Birth control pill cutting ovarian cancer deaths


Deaths from ovarian cancer fell significantly in Western countries from 2002 to 2012 and should continue declining largely thanks to widespread contraceptive pill use, researchers said.

Favourable trends

Deaths fell 16 percent in the United States, 10 percent in the 28 European Union nations excluding Cyprus, for which there was no data, and eight percent in Canada.

In Japan, which has a lower ovarian cancer rate than many other countries, the death rate fell two percent, said a study published in the Annals of Oncology.

In Australia and New Zealand, deaths declined 12 percent from 2002 to 2011 – the most recent year for which data was available.

Read: The Pill tied to lower ovarian cancer risk

"The main reason for the favourable trends is the use of oral contraceptives," the authors wrote.

"The falls were greater in young and middle-aged women than in the elderly, and earlier and larger in the USA, the UK and northern Europe," they said.

"These are the countries where oral contraceptives (OCs) – which have a long-term protective effect on ovarian cancer risk – were introduced earlier and used more frequently."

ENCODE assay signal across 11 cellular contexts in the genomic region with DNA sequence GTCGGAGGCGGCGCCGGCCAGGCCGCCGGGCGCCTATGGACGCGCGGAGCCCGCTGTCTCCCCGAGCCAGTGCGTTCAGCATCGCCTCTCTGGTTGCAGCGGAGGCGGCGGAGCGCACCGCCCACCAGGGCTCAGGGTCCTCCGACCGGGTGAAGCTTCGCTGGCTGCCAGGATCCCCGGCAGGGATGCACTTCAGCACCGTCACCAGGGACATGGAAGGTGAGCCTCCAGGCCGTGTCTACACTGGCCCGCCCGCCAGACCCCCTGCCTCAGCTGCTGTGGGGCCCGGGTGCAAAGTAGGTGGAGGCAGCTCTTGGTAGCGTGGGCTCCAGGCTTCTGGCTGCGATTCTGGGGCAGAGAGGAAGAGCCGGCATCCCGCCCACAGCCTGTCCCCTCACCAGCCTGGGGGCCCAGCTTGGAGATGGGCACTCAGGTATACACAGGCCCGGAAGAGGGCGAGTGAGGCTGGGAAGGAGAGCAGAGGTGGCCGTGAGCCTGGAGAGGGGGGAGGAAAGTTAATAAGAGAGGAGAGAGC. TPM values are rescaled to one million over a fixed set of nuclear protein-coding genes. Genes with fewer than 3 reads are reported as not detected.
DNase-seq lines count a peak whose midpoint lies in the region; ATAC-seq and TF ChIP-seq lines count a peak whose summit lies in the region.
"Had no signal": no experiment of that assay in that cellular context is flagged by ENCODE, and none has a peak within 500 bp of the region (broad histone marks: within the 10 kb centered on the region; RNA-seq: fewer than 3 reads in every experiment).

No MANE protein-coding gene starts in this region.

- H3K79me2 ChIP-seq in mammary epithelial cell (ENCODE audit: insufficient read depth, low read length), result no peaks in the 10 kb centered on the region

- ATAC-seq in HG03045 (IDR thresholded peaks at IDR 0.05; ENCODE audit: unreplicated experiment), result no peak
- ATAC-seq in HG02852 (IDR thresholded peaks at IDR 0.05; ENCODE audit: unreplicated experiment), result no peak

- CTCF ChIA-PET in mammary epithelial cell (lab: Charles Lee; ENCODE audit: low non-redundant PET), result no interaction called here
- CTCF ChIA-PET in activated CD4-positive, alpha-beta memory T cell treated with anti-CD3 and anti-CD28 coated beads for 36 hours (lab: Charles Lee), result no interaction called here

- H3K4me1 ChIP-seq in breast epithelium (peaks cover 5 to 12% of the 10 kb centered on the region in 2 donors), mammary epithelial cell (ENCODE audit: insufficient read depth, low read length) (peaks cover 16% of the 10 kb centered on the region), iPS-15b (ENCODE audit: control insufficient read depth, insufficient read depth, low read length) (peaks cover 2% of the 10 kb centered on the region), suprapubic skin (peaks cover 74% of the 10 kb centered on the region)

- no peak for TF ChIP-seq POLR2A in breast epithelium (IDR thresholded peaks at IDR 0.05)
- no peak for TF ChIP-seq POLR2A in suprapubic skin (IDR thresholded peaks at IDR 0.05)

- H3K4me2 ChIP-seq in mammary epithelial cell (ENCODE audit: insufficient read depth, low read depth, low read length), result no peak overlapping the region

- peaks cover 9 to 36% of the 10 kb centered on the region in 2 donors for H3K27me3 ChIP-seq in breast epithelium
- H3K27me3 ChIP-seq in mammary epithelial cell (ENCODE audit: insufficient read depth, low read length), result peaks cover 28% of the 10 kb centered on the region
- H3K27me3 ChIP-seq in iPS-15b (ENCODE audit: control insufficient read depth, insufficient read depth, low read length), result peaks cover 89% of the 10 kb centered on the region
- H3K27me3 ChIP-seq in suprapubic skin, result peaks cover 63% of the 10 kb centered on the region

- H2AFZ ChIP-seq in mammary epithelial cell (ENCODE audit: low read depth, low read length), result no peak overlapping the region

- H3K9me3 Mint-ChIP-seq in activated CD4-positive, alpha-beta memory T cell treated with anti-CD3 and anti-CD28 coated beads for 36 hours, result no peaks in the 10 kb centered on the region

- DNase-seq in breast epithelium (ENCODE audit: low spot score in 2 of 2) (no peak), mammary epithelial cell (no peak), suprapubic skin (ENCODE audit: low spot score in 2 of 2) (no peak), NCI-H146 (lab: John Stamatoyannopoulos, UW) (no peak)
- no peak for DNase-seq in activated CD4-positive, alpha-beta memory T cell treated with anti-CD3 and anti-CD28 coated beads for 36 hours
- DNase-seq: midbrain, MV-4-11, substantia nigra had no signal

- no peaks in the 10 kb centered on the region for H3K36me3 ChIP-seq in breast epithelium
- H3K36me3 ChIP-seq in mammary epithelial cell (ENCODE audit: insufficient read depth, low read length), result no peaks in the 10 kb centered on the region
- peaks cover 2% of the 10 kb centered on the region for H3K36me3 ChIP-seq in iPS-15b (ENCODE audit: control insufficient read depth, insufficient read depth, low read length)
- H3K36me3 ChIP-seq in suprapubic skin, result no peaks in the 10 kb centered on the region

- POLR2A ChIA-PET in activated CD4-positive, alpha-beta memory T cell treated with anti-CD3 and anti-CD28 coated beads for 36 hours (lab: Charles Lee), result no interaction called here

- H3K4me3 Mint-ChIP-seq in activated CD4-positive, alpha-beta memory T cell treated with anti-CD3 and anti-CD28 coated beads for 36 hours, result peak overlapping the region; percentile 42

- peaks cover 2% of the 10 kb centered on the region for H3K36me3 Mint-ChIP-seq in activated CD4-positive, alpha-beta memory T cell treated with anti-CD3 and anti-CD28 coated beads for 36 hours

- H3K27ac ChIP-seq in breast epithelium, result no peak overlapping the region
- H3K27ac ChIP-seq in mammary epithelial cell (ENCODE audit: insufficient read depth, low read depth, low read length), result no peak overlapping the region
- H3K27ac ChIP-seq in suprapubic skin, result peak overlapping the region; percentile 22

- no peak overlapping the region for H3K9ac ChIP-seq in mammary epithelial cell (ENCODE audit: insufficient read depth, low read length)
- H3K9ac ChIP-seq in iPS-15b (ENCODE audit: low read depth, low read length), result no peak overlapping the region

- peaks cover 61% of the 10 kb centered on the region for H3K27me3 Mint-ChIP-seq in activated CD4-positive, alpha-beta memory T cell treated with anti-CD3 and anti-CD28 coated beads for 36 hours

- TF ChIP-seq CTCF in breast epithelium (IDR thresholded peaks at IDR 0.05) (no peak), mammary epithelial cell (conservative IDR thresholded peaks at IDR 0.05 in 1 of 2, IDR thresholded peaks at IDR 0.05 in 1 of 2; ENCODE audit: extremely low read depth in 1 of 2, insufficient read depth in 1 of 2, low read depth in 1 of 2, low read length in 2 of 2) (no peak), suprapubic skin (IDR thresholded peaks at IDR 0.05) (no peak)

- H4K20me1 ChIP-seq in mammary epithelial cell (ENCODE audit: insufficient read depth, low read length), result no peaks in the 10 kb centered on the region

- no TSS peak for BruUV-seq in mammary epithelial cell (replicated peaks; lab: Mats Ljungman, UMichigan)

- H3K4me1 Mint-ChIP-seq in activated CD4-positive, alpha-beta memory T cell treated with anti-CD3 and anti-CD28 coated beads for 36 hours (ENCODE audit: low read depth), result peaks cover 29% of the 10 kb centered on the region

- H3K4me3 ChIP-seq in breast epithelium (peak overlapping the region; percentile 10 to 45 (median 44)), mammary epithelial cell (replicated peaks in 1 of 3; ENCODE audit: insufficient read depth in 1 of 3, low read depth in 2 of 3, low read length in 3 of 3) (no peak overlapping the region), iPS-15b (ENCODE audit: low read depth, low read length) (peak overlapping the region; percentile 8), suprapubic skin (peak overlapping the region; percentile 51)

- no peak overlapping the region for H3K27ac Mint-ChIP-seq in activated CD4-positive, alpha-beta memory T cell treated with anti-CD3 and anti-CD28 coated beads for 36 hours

HRT increases risk

A decline in hormone replacement therapy (HRT) to manage menopausal symptoms, as well as better cancer diagnosis and treatment, may also have played a role.

HRT, which uses oestrogen or progestogen to ease menopausal symptoms such as hot flushes, vaginal dryness and a low sex drive, is thought to increase the risk of ovarian cancer – by as much as 40 percent according to a 2015 study.

Read: Pill lowers colon cancer risk

The Pill, on the other hand, is generally accepted to protect against the disease, dubbed a "silent killer" as it is often spotted too late.

Other research, though, has linked the contraceptive to an elevated risk of cancer of the breast, as well as heart attack and stroke.

Further declines predicted

The latest study, which had no numbers on Africa, said the pattern of decrease was inconsistent between countries.

Among European nations, the fall ranged from 0.6 percent in Hungary to over 28 percent in Estonia, with Bulgaria showing an increase.

In Latin America, deaths decreased in Argentina, Chile and Uruguay, but rose in Brazil, Colombia, Cuba, Mexico and Venezuela.

Based on data from the World Health Organisation, the team projected that ovary cancer deaths will decline by another 15 percent in the United States until 2020, and by 10 percent in the EU and Japan.

Read more:

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